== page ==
“You are a dangerous and violent man. You should spend the rest of your life in prison,” Onondaga County Judge Anthony Aloi told Alan Norcutt after declaring him a persistent felony offender under New York’s three-strikes law.
Aloi said that if that maximum sentence amounts to a death sentence for the 63-year-old Norcutt, it was appropriate given the defendant’s background.
About two dozen Syracuse firefighters and fire department officials were on hand – in dress uniforms, some wearing white gloves – for the more-than-two-hour-long proceeding in which Aloi addressed the prosecution’s request to sentence Norcutt as a persistent felony offender and then did as asked.
Fire Chief Mark McLees also was present in a suit and tie. As he emerged from the courtroom following the sentencing, he was hugged by the daughters of the firefighter who died in the 1964 fire in Chicago.
Rose Carone Benson and Cheryl Carone Matthews said they came back to Syracuse for today’s proceeding to see what would happen with Norcutt. They and their two brothers were in town for Norcutt’s trial in September.
“I’m just glad it’s all over,” Benson said, calling the turnout of Syracuse fire officials “wonderful.”
McLees said he welcomed Aloi’s decision to remove Norcutt from the community’s streets for the safety of the members of his department who put their lives in jeopardy every day responding to fires.
The fire chief said Norcutt’s conduct “flies in the face of all of our lives and our efforts to go home safely every day.”
Union in Dayton says fire is an example of why citizens are at risk: Controversy after a fire destroyed three homes and damaged two others over the weekend. The chief says show him the overtime money where he can fully staff his department. You can read and watch more here. Similarly, Firegeezer has been following the situation in Philly over whether rotating closures or another policy impacted a fatal fire. Click here and here.
Where’s Dave?: You may have noticed fewer posts than normal. I am on a three week vacation with the Mrs. STATter911.com and STATter911.com Jr, driving from San Francisco to Chicago, seeing family and the sights along the way. We plan to be in Chicago in time for Fire Rescue International. I will be posting as time and Internet connection allow. I am hoping to show some fire and EMS sights along the way.
Houston’s Jane Draycott, at center of controversy, arrested for shoplifting: We have covered the story of Jane Draycott for quite a while now. Draycott is the Houston firefighter who says she was discriminated against. Draycott reported finding racially and sexually charged graffiti inside the women’s quarters at her firehouse. How her case was handled brought the resignation of one fire chief. Now Draycott has been arrested on a shoplifting charge. Draycott is accused of taking a DVD player, a bag of ice and other items from a Wal-Mart. Read the story.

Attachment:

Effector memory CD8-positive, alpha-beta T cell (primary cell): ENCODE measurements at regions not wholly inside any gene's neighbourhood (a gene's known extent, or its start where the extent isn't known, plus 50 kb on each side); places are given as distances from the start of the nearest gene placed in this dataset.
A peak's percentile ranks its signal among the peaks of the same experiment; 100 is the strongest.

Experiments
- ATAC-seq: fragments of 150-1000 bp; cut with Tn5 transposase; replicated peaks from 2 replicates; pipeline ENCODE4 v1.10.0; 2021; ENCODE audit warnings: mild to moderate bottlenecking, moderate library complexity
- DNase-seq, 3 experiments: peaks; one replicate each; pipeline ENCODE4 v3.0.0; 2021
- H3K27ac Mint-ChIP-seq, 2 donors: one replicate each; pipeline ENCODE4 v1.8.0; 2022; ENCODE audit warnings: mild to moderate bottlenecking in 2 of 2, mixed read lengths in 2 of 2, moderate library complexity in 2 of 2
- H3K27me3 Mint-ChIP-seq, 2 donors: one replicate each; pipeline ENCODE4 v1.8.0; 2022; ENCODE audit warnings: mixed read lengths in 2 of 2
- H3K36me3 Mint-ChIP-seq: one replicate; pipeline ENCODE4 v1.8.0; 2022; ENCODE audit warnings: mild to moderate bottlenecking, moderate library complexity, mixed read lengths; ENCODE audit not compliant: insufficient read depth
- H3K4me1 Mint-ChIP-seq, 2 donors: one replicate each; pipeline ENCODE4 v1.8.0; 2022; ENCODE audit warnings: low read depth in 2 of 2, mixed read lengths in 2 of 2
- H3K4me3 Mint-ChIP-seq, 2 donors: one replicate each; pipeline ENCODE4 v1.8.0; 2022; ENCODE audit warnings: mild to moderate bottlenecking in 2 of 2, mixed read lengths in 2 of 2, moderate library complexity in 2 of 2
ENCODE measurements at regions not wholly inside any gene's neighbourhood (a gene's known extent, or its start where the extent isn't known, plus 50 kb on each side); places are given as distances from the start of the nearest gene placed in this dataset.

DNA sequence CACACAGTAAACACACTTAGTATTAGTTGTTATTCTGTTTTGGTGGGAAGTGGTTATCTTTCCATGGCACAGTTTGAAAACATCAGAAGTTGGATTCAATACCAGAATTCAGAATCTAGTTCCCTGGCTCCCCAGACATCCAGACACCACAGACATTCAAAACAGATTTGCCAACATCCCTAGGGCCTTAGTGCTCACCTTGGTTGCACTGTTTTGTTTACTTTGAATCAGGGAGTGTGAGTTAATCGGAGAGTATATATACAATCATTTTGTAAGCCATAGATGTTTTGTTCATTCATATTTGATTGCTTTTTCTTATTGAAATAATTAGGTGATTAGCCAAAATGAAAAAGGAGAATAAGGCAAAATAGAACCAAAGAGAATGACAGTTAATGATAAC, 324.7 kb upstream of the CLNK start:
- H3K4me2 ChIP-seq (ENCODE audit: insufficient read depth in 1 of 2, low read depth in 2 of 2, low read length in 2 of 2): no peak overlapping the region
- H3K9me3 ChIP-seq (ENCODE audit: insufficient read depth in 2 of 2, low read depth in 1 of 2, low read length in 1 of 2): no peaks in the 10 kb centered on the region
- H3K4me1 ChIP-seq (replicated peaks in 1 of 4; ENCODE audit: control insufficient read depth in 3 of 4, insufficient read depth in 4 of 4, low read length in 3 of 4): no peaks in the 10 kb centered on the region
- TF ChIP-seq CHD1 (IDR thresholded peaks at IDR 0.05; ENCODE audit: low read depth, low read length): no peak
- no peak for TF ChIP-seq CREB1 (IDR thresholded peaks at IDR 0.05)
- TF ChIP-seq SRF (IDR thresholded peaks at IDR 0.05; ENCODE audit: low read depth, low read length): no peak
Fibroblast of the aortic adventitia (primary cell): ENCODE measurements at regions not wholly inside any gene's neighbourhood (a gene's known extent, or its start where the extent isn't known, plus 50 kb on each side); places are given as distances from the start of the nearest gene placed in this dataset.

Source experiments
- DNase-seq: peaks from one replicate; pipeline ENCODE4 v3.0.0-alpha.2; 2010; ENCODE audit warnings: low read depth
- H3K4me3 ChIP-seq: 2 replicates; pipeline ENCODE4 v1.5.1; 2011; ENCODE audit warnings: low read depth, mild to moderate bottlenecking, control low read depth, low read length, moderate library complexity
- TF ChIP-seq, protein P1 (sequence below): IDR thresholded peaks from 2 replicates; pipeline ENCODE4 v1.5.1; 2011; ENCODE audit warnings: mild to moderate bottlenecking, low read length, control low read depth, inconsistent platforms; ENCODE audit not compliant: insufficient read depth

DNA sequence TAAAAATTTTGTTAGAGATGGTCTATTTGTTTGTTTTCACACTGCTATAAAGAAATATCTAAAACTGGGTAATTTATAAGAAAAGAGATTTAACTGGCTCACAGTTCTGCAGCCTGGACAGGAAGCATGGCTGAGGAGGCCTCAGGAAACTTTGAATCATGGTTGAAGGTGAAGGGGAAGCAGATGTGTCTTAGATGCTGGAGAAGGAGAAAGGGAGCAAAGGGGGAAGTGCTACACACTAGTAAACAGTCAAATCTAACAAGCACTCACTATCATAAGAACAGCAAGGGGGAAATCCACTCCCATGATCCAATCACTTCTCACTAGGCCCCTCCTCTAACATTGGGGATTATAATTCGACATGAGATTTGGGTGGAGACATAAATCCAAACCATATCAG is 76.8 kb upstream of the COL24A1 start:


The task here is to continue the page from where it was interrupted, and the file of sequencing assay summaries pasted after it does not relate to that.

More from Houston – problems found in recruit death investigation: NIOSH has issued its findings in the death of Cohnway Johnson after a 4.4 mile run. The Houston Chronicle writes, “A 26-year-old Houston firefighter trainee who collapsed and later died of heat stroke after a 4.4-mile run in April 2009 probably would have survived if department trainers had provided water during the run or an ice water immersion facility to lower his body temperature, a federal safety investigation concluded.” Firefighter Nation has the article and the report.
Fire chief and two others charged in training death: The fire chief in Ontario’s Village of Point Edward and two other town employees are facing 11 charges under the Occupational Health and Safety Act after the death of 51-yea-old Gary Kendall. Volunteer Firefighter Kendall died in January after becoming trapped under ice during a water training exercise. Here are more details.
Lieutenant says department ”thrives on favoritism, nepotism, false records or no records at all”: I should say former lieutenant. Harry Lamb resigned from the Weare Fire Department in New Hampshire as he called the department an embarrassment in front of a public meeting. Click here for the story.
Haunted (fire)house: In Bangor, California they are in the process of replacing Station 55 and everyone, including the firefighters, seems to be worried about what the ghost will say or do. The firefighters aren’t shy about going public with details such as the ghost sitting on one firefighter’s chest. Read it if you dare.
Charges indicate firefighter referred to workplace shootings in Connecticut as he made threats: In Syracuse, New York Firefighter Douglas Martin seems to have a number of issues facing him. Syracuse.com reports on Martin is accused of having a run in at the credit union on Friday where the Connecticut reference was made. On Thursday he is accused of pulling up next to a deputy chief in traffic and threatening him for giving Martin a three-day suspension. This followed a 44-day suspension that Martin says stemmed from a racially motivated incident with another firefighter. Martin also is dealing with a recent stalking charge. Read the story.